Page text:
“…on YOUR team?”

“Who says I want to be on your team?”

I had said this to a friend who was in awe of how fast and strong I was doing the punching/kicking exercise in Sifu’s class. She had joked that she would want me on her team. My reply was half joking and half serious. I did not mean any offense to her, of-course, but was instead expressing my independence. Imagine that; being 43 years old and only recently learning and getting comfortable with being me, and expressing myself without worry of what others may think.

As soon as those words came out of my mouth, I realized that I had not spent a single moment feeling grateful for having been picked or surprised that somebody thought well of my skills. You see, I had been growing from a person of emotional neediness to one of true self-esteem. I had finally reached a point where I had developed my abilities, tackled my emotional demons, and faced the world most days with an “I’m gonna get you!” attitude. I now have the ability to pick who would be on my team based on their skills instead of picking a person because they might boost me up emotionally.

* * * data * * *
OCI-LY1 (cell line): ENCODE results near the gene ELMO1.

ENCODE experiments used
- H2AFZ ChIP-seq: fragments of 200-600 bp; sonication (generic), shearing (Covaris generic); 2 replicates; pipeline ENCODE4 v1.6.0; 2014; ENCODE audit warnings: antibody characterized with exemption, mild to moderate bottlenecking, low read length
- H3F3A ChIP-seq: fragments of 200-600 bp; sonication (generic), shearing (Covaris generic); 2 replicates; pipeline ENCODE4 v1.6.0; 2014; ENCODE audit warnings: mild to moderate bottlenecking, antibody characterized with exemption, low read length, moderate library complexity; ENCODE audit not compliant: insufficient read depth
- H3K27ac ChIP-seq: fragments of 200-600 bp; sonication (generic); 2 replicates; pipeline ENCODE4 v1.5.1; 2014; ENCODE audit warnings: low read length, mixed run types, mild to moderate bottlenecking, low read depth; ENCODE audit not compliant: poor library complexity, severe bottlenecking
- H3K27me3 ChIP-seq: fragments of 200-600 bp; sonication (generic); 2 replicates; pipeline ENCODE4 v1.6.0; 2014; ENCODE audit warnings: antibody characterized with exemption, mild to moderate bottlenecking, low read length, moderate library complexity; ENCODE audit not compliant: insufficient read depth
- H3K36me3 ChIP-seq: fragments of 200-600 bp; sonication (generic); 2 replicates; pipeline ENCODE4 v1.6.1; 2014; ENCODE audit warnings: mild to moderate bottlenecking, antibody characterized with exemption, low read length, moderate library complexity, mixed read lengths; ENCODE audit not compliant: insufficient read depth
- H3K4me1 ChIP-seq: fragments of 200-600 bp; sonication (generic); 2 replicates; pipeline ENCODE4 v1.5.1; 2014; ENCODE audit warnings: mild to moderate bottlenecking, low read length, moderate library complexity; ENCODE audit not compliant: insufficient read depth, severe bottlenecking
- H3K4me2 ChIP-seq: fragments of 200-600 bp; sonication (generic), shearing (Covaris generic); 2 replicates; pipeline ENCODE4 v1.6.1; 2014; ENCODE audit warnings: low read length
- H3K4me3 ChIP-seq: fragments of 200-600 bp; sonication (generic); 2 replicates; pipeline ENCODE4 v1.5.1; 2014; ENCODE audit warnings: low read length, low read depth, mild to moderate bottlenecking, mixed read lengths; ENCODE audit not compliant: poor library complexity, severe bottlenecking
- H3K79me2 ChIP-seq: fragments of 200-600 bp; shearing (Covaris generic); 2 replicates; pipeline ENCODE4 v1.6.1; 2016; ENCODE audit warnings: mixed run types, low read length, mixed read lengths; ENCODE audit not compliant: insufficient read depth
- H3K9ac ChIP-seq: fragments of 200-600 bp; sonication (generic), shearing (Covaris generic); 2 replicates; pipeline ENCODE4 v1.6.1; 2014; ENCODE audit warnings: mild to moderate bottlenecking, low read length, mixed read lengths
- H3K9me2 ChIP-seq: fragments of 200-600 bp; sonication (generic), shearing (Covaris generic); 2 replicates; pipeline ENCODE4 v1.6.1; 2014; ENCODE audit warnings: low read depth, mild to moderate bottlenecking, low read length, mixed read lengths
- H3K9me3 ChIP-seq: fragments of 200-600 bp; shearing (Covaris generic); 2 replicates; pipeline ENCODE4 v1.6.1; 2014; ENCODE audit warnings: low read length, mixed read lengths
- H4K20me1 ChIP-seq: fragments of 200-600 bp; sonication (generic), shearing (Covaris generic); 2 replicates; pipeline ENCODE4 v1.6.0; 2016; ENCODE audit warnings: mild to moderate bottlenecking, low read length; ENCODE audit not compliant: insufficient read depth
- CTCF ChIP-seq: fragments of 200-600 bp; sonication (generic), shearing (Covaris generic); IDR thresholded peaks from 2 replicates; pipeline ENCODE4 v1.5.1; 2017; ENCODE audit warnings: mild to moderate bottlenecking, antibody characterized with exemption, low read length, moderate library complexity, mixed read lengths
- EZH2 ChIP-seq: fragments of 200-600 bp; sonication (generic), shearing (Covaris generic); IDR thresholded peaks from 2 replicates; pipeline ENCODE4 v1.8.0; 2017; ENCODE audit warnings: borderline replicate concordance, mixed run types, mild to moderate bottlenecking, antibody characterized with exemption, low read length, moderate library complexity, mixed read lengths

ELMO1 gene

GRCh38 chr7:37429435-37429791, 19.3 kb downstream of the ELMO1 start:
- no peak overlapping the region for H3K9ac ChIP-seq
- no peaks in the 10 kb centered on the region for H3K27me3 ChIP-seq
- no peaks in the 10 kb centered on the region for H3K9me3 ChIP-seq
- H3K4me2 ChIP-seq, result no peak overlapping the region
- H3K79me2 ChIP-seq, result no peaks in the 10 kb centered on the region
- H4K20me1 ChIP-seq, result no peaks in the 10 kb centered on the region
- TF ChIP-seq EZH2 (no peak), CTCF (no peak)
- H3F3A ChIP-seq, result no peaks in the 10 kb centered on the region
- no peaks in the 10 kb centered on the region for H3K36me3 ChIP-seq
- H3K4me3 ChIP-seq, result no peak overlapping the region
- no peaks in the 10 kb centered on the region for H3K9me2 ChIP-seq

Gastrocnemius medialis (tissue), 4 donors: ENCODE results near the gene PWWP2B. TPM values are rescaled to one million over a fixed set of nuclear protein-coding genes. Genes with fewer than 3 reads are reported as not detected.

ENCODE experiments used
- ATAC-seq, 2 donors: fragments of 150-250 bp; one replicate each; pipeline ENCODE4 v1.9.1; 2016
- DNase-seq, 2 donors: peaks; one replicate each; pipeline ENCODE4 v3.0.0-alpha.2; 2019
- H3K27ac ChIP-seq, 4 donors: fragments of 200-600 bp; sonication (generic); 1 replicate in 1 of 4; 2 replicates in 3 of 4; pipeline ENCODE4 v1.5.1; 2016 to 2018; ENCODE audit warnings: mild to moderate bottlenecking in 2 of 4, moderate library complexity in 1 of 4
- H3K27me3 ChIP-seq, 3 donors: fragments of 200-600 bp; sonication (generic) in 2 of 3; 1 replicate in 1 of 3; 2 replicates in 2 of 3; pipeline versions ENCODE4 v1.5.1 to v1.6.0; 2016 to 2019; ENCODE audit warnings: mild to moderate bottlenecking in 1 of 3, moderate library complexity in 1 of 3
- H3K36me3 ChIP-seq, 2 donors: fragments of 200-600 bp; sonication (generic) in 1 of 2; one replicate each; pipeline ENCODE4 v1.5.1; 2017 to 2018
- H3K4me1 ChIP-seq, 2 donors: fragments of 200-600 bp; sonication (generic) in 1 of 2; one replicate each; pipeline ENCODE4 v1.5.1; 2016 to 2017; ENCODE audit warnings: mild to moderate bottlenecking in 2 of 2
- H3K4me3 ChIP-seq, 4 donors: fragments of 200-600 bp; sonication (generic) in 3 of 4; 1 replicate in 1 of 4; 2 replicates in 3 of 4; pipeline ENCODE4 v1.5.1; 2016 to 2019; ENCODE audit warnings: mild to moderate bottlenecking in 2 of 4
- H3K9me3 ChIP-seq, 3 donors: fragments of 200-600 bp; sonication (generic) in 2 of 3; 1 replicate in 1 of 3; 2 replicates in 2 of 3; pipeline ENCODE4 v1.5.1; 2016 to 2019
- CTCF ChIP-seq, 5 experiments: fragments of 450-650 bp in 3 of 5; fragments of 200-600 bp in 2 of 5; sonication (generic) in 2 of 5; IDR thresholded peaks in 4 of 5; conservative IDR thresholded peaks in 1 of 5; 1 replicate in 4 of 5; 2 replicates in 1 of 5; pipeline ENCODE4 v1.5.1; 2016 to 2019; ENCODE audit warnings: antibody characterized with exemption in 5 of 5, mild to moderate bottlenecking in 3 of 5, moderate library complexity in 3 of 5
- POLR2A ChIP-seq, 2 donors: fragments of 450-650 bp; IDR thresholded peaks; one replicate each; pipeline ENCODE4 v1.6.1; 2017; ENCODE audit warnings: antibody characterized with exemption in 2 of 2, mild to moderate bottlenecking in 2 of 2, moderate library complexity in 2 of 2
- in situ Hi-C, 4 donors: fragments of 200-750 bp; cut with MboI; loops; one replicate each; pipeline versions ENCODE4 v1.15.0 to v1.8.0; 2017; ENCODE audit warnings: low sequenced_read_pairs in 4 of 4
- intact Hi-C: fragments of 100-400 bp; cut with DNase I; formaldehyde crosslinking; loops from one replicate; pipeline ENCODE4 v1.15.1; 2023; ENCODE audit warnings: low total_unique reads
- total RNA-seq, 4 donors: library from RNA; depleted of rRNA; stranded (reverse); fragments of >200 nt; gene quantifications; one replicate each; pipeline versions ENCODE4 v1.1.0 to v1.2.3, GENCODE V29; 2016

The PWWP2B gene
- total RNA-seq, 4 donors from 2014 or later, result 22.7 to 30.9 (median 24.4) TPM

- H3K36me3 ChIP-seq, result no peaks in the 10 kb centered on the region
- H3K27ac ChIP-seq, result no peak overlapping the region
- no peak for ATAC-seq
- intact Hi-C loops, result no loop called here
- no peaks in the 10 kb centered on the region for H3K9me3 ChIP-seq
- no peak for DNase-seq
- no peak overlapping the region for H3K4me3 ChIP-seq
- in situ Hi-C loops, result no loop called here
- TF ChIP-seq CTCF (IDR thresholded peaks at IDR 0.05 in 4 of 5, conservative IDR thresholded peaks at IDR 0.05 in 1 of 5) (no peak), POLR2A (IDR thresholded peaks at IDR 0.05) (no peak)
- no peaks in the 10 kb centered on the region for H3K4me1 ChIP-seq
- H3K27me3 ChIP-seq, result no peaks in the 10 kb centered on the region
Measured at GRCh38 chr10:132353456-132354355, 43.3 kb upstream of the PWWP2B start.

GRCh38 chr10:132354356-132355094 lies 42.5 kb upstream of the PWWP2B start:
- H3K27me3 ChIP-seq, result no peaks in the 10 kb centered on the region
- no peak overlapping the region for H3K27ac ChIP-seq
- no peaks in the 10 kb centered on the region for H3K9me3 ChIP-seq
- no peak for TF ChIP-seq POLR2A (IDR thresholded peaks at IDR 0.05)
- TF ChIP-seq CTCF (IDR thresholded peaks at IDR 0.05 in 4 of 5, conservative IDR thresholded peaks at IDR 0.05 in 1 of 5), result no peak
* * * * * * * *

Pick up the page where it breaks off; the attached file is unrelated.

And that is one of the many lessons kids learn through Sifu Martin Ferreira’s Kids’ Self-Reliance Camp. Sifu Ferreira is one of the people who has helped me these past three years to develop my true self, to help undo the many dysfunctional layers brought about from abuse and neglect, and society and family. In addition to coaching adults, he is on a mission to teach children the tools they need to survive and thrive in this often harsh world.

Using the game of Monopoly during the first week of his 3-week camp, he changed up the rules (yeah, he does that!) with the end goal of breaking the bank. In order to do this, the players were allowed to team up if they wanted to and create co-ops with each other. This allowed them to pool their resources and barter with each other, learn to develop solid working relationships with people that had skills they needed (instead of choosing that friend or family member because of their emotional needs), and taught them how to live independently of controlling institutions.

What a critical and valuable skill to learn!

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